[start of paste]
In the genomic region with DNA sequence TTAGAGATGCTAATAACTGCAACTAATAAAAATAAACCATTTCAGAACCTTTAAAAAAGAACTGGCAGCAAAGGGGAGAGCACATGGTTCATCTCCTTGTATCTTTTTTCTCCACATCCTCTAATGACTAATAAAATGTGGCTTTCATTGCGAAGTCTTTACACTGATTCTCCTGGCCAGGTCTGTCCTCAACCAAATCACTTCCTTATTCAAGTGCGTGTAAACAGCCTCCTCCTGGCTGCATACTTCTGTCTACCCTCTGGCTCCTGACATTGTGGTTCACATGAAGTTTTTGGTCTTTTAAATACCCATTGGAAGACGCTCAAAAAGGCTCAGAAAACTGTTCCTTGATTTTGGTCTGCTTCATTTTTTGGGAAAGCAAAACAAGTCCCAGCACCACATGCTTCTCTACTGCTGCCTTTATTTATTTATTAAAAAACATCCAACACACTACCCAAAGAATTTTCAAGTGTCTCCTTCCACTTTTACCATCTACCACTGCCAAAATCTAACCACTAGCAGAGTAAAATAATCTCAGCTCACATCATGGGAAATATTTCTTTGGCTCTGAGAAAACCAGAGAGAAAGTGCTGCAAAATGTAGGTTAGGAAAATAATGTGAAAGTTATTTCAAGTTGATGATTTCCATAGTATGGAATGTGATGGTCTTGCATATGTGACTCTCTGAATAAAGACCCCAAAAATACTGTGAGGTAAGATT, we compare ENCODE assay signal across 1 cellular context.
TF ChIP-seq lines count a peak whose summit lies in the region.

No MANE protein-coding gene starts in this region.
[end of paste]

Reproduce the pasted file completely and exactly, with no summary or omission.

In the genomic region with DNA sequence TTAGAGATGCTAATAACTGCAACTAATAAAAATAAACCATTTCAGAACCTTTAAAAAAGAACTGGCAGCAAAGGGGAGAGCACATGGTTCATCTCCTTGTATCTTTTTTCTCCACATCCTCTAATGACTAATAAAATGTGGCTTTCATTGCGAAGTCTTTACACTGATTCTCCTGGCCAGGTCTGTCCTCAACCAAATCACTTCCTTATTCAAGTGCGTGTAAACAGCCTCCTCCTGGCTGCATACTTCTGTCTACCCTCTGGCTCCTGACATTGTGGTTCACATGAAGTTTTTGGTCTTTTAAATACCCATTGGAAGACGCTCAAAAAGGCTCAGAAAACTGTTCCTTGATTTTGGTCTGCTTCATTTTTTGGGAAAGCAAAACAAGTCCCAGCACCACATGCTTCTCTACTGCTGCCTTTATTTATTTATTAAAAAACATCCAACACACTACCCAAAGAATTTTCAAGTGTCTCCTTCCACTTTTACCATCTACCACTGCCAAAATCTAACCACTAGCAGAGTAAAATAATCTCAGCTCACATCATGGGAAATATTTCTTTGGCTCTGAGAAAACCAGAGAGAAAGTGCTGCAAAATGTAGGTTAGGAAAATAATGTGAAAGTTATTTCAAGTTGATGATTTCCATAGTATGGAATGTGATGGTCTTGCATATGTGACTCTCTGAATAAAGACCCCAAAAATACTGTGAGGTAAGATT, we compare ENCODE assay signal across 1 cellular context.
TF ChIP-seq lines count a peak whose summit lies in the region.

No MANE protein-coding gene starts in this region.